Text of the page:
Keeping Company with Hobbits: Missionaries, Home, and Reluctant Adventurers
It has been some time since my last post. A while spent adjusting to new surroundings and new circumstances. I plan to get posting again regularly, but for now, here's a wonderful post from a good friend of mine who has been serving overseas in East Asia
In the stories of Tolkien, Bilbo and Frodo Baggins don’t charge down the road at Bag End, hungry for adventure. Gandalf must coax them out of their happy Hobbit existence in the Shire. They are reluctant adventurers. Yet for me that's what makes them so compelling.
Their reluctance comes from one of their chief characteristics as Hobbits: love of home.
A Hobbit wants nothing better than to put up their large feet in front of a cosy fire enjoying crumpets and tea or perhaps a beer with friends at The Ivy Bush on Bywater Road. No Hobbit has plans for a quiet night on the arid slopes of Mount Doom.
As a cross-cultural missionary there’s a certain amount of adventure that comes my way. Our family life on the road, in the air, or on a bike, meeting new people and seeing God at work in an unreached East Asian country of mega cities and rice paddies is never dull.
But the real adventure which I’m on, that we’re all on as Christians, is the quest to follow Jesus wherever he leads, to fight back the darkness by spreading rumours of the King and by pouring myself out, with all my might, for the church which he bought and the lost whom he calls.
For me and my family, fulfilling this call has meant a journey far from our Shire of the UK to East Asia and the least reached.
A Reluctant Missionary
Here’s my confession: I’m a reluctant missionary, a reluctant adventurer. Why? Perhaps there’s Baggins blood in me; I deeply love home. And I get on the plane with the same heavy heart as Frodo’s when he set out on his journey:
“Of course, I have sometimes thought of going away, but I imagined that as a kind of holiday a series of adventures like Bilbo’s or better, ending in peace. But this would mean exile, a flight from danger into danger, drawing after me. And I suppose I must go alone, if I am to do that and save the Shire. But I feel very small, and very uprooted, and well- desperate. The Enemy is so strong and terrible.”
Are you asking me to go on a holiday? Sure, I’ll do that. A short adventure ending in peace? No problem.
But that’s not the Christian call nor the missionary call. It’s to leave the Shire to save the Shire. It’s to leave the peace of home to secure for God’s global church eternal Home, eternal Shire, if you like, through hearts won and made strong in Christ.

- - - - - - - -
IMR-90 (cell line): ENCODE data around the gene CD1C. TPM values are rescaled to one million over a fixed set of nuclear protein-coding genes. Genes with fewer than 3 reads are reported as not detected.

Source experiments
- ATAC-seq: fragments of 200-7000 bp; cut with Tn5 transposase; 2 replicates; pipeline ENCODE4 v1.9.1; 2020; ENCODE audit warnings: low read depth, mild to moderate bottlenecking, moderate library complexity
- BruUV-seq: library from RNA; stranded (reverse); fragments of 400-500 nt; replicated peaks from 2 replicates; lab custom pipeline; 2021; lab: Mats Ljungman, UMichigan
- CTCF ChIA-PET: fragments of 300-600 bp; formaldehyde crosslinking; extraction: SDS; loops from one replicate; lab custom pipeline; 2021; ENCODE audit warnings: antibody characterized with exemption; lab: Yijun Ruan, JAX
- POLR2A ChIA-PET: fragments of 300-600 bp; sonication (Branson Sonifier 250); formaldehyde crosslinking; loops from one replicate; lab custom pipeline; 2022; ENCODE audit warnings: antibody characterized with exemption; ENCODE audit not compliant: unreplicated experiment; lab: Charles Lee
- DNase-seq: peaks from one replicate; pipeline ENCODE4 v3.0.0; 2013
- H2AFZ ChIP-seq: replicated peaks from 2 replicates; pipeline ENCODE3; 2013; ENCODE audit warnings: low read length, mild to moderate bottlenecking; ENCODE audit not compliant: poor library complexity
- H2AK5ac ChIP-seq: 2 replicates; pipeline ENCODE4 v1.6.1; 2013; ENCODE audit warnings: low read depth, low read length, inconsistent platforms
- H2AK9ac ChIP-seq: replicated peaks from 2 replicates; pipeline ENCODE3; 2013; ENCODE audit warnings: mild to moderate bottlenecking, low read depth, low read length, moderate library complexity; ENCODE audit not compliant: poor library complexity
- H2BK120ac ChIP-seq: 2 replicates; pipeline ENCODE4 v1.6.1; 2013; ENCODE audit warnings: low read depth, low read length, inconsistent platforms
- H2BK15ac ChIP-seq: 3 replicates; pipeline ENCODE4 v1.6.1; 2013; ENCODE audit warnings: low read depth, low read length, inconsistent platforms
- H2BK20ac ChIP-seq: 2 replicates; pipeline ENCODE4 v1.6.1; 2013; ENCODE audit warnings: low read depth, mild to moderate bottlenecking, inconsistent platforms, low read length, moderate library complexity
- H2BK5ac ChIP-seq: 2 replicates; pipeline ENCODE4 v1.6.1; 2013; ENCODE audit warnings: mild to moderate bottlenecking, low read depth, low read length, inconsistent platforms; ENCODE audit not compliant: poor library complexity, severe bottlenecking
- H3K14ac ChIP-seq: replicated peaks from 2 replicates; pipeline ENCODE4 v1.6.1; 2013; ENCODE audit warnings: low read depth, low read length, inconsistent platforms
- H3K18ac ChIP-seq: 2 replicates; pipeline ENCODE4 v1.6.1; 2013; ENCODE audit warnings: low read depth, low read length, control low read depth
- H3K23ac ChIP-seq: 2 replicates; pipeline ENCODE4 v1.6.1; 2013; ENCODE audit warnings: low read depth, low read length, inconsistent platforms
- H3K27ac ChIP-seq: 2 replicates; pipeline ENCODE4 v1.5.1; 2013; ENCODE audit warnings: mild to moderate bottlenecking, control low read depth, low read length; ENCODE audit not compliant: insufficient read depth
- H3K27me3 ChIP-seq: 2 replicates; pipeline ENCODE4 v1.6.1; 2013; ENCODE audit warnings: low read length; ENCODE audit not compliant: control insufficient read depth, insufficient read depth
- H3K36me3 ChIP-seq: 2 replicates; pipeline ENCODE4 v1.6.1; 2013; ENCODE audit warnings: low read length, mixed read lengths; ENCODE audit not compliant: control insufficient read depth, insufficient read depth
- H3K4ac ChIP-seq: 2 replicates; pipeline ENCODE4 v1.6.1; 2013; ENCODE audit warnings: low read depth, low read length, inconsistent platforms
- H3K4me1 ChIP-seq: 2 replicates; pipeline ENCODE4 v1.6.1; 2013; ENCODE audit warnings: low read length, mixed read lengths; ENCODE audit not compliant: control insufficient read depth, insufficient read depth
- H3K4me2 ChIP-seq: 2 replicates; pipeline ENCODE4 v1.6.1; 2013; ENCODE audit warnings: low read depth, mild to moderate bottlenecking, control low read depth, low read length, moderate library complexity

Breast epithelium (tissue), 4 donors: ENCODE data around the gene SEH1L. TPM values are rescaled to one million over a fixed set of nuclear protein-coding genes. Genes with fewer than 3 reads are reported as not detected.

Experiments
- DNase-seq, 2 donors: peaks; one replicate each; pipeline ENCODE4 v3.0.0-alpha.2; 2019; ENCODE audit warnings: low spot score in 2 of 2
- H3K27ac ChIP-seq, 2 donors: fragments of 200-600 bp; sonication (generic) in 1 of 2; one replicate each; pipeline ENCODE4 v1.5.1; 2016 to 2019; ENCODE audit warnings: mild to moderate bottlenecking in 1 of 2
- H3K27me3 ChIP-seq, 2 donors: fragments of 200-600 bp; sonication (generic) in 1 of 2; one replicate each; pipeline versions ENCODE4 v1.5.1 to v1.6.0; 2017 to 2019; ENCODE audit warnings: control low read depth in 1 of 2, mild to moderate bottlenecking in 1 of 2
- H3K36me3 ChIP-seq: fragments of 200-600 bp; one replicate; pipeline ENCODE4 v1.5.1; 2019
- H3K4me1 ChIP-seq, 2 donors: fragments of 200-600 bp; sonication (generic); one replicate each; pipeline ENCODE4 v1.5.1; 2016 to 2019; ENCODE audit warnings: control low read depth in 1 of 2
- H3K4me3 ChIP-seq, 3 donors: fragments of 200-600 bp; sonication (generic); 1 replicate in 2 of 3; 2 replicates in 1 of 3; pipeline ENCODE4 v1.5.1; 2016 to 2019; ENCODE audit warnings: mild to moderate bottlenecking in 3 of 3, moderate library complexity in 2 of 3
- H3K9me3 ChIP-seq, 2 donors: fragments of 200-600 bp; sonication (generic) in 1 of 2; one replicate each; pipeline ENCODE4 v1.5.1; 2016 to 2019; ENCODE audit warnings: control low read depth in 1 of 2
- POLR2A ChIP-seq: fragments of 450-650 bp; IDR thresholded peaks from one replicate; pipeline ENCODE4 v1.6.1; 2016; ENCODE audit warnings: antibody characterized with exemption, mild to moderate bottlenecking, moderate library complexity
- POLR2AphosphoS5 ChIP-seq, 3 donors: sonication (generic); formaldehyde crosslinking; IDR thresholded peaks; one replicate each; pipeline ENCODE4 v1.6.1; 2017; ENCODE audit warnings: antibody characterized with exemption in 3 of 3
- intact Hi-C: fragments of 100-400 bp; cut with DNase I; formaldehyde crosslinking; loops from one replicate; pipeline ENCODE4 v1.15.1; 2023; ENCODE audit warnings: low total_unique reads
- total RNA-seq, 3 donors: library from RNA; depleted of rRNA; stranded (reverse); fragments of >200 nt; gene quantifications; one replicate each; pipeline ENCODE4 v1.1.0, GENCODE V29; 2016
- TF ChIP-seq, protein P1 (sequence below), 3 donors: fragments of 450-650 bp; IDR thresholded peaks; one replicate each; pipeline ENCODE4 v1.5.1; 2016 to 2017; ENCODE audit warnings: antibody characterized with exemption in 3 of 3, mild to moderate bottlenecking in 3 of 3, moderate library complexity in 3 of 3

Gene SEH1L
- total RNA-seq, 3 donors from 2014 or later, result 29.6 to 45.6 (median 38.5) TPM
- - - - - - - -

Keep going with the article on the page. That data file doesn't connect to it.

But I feel very small, and very uprooted. We suddenly had to return home following the shock news that my dad had cancer. An emergency plane ride and five short, bitter-sweet days later with Dad, and he died. The grief is made all the more painful as we hadn’t seen each other for two years due to Covid. We left home for the sake of Home, the eternal kingdom of Christ. But the cost was more than we’d expected. I lost two years with the heart of my home, Dad, never to be regained. Many mission workers have lost much, much more.
And so, we’re back in the UK, but without Dad. And having lived in seven places in two and a half years, it’s hard to say where home even is anymore.
Will we get back on the plane to East Asia, leaving home again? You bet. Reluctantly. And here’s why:
“I feel that as long as the Shire lies behind, safe and comfortable, I shall find wandering more bearable: I shall know that somewhere there is a firm foothold, even if my feet cannot stand there again.”
Frodo left home, buoyed by knowledge of home that lay behind. With Dad gone, I’m not so sure that it’s the home that lies behind me that will make our wanderings for Christ bearable.
No, it is the Shire, the Home that lies ahead, safe and comfortable, that makes our wandering more bearable. We know that somewhere there is a firm foothold and our feet will stand there one day: “For here we have no lasting city, but we seek a city that is to come.” (Hebrews 13:14)
To my fellow missionaries and all pilgrims on this adventure we call the Christian life, secretly reluctant, aching for home: Home is why we go. The peace, security, and sheer settled-ness that we miss is why we must forsake it now so that as many as possible may rest their feet forever on the fair soil of the New Creation.
Adam Stephens (pseudonym) is a cross-cultural worker with his family in East Asia working alongside the church to develop healthy pastors who lead and plant healthy churches.